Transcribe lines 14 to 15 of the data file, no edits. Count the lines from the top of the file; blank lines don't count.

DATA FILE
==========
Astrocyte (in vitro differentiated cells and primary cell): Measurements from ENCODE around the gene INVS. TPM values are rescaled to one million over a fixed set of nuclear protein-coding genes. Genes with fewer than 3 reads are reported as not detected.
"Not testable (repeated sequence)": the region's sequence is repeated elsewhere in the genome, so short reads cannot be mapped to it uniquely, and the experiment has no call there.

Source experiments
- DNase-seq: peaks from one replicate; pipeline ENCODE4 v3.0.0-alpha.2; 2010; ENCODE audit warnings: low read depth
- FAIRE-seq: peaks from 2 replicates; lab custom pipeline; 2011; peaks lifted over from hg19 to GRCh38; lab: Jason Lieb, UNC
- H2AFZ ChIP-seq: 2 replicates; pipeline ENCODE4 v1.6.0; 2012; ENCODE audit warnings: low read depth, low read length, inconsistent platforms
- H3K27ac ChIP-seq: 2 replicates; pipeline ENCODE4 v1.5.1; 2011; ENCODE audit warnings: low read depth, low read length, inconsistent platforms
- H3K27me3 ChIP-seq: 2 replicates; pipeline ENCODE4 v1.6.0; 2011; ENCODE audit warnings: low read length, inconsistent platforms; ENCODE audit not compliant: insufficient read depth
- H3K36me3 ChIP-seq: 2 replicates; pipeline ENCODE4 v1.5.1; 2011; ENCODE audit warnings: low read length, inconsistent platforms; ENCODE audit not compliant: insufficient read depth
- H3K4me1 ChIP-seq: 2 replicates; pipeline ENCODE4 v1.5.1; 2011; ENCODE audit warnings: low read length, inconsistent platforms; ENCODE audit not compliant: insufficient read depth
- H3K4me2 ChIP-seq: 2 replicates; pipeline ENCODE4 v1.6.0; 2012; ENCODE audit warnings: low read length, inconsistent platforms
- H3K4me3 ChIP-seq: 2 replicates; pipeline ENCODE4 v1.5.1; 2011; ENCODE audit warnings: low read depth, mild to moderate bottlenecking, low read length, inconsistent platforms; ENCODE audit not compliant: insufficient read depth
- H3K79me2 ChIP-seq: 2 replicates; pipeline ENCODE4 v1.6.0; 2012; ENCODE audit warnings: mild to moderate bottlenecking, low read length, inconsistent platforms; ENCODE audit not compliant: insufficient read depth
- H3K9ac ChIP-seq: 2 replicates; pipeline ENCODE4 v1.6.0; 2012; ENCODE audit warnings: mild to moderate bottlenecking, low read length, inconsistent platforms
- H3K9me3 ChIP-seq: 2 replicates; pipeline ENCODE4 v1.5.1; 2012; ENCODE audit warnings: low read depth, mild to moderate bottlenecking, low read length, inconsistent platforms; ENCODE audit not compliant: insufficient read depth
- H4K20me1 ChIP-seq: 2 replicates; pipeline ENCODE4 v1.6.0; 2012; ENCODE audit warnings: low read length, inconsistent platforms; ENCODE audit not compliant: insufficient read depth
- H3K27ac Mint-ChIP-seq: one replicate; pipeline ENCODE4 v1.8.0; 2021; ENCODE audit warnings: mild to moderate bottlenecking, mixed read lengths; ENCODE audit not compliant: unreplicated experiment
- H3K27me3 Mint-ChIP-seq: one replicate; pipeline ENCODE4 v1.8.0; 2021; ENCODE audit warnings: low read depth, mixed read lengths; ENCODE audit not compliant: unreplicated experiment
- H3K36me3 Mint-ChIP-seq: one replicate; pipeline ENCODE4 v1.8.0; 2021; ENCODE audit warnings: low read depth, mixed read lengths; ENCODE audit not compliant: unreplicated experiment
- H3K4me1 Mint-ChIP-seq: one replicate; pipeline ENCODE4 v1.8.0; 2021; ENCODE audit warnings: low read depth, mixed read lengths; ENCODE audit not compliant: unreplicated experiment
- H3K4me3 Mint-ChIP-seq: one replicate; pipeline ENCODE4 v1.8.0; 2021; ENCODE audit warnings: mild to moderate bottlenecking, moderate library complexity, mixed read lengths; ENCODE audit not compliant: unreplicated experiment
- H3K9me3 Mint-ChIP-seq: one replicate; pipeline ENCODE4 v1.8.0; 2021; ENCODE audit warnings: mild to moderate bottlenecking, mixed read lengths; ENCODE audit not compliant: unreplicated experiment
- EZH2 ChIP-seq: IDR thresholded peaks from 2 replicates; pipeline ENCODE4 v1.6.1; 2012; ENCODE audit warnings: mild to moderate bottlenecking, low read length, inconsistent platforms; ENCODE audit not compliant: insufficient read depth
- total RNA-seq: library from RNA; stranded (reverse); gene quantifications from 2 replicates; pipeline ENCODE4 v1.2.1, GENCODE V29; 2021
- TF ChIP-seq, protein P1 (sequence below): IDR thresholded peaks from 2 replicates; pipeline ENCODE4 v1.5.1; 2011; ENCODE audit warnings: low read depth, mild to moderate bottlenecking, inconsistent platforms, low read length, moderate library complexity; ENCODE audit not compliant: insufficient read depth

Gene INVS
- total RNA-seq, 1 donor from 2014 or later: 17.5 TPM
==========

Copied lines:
- H3K9ac ChIP-seq: 2 replicates; pipeline ENCODE4 v1.6.0; 2012; ENCODE audit warnings: mild to moderate bottlenecking, low read length, inconsistent platforms
- H3K9me3 ChIP-seq: 2 replicates; pipeline ENCODE4 v1.5.1; 2012; ENCODE audit warnings: low read depth, mild to moderate bottlenecking, low read length, inconsistent platforms; ENCODE audit not compliant: insufficient read depth